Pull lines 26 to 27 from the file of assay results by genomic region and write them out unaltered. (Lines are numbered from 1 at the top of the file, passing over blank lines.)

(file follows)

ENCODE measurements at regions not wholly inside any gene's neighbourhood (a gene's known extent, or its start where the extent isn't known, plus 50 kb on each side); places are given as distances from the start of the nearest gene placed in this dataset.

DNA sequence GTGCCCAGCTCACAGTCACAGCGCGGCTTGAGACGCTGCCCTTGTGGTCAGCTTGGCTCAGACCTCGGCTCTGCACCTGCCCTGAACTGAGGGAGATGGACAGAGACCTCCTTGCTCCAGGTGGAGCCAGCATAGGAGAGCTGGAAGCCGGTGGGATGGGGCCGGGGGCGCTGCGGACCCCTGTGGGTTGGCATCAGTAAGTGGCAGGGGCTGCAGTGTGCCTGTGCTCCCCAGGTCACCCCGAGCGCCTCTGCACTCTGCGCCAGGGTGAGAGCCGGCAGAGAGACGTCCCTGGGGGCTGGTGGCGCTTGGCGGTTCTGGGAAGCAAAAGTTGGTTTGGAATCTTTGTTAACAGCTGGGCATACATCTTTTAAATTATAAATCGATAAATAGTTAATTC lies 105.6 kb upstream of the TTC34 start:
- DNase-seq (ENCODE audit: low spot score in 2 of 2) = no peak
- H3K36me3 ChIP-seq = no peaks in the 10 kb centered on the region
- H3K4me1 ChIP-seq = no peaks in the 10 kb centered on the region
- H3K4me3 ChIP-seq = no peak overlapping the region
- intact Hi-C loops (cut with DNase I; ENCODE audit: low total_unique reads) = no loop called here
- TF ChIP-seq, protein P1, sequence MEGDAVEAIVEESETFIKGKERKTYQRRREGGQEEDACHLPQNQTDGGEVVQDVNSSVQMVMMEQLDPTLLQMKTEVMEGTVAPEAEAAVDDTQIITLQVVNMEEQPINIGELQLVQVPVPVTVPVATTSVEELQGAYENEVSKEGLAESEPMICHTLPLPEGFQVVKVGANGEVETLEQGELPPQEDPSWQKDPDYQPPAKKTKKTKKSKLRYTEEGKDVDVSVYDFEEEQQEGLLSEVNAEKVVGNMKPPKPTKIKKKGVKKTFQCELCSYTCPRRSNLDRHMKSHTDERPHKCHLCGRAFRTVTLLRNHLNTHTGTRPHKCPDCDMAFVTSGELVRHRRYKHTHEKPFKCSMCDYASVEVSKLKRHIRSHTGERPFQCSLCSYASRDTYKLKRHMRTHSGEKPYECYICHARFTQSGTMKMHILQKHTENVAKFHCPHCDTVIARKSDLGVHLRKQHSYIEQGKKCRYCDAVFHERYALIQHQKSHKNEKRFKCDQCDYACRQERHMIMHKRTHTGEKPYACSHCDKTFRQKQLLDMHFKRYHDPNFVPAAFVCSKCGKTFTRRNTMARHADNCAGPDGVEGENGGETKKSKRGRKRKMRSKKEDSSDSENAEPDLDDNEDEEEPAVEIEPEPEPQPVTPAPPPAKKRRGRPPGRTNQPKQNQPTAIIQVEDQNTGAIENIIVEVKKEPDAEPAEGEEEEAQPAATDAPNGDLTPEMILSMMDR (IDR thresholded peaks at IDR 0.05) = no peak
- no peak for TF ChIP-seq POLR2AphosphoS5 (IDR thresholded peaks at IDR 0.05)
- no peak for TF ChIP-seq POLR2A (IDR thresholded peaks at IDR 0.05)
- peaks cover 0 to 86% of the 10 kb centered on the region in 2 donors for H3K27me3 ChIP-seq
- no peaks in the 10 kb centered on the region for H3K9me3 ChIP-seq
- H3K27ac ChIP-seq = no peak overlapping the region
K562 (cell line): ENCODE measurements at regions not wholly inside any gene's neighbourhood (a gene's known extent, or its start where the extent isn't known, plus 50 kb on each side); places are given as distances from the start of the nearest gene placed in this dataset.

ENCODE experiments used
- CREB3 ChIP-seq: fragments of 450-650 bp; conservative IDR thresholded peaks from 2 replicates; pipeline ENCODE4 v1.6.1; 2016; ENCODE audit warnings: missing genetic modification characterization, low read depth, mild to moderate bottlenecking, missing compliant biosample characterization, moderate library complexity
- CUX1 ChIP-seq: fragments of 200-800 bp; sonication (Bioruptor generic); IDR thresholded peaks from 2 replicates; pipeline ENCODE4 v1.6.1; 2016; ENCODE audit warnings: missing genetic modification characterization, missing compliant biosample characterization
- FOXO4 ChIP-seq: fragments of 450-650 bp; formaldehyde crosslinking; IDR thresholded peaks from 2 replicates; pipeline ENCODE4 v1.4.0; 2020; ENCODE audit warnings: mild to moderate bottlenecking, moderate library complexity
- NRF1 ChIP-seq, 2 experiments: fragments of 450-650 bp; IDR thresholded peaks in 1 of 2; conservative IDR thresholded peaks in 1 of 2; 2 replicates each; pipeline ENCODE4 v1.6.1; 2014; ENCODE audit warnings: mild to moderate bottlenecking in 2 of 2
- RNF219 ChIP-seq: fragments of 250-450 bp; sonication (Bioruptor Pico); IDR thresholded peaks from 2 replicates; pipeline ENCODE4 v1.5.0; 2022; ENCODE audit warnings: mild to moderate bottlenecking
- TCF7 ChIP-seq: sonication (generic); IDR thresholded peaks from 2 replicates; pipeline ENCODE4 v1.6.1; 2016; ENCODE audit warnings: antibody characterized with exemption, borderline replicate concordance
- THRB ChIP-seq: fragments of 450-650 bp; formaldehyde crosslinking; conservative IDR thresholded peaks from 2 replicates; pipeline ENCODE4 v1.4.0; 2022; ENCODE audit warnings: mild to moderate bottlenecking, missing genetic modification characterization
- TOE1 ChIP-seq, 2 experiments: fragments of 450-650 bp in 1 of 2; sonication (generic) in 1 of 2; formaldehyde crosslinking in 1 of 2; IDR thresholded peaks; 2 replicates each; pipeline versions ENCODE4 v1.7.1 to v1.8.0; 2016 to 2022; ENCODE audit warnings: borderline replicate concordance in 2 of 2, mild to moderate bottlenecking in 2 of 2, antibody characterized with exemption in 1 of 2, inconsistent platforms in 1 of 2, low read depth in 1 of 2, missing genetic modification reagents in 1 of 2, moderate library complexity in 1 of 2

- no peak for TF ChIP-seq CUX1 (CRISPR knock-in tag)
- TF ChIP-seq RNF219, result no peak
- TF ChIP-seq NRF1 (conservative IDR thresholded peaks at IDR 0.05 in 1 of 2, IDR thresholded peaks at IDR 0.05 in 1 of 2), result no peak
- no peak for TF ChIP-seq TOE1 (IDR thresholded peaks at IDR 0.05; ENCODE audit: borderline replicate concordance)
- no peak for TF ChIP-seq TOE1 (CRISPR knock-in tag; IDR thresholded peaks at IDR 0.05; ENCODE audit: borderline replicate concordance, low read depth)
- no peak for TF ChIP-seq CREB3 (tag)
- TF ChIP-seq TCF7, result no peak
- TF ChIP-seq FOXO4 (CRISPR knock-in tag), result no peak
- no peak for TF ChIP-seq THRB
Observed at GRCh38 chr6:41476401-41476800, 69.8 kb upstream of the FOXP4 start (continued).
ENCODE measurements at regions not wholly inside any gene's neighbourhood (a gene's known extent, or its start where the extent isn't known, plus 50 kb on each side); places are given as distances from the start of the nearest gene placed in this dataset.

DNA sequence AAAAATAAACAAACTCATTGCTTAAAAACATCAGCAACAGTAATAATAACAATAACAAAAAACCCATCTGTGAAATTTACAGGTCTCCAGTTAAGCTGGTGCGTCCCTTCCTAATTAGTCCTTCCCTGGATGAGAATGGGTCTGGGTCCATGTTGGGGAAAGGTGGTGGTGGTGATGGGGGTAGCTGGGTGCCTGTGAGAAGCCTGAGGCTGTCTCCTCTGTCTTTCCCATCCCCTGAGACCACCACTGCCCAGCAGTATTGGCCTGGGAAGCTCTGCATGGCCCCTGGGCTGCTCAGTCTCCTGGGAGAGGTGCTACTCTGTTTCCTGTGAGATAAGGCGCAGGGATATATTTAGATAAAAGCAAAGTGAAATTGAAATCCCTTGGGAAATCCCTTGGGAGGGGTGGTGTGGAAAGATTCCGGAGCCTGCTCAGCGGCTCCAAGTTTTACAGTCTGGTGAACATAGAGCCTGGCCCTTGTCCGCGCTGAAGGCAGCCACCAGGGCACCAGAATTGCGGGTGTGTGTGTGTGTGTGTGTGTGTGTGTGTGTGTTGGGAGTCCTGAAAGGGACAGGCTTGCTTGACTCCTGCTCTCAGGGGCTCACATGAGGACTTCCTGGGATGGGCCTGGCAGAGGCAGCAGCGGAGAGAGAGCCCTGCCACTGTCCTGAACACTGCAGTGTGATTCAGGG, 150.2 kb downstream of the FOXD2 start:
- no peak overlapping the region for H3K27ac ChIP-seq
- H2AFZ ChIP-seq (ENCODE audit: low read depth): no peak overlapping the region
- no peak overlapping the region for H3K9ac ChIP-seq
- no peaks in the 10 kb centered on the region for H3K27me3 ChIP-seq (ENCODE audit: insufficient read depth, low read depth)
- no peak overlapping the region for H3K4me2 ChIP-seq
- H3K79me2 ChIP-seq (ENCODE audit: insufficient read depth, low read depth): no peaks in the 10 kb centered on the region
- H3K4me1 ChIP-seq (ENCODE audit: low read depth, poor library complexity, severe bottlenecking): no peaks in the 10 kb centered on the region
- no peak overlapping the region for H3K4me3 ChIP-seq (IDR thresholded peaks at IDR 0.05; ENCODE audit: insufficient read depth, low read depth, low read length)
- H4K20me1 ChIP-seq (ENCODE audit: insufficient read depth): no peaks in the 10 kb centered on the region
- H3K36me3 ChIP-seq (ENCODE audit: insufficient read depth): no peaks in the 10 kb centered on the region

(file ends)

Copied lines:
- TF ChIP-seq NRF1 (conservative IDR thresholded peaks at IDR 0.05 in 1 of 2, IDR thresholded peaks at IDR 0.05 in 1 of 2), result no peak
- no peak for TF ChIP-seq TOE1 (IDR thresholded peaks at IDR 0.05; ENCODE audit: borderline replicate concordance)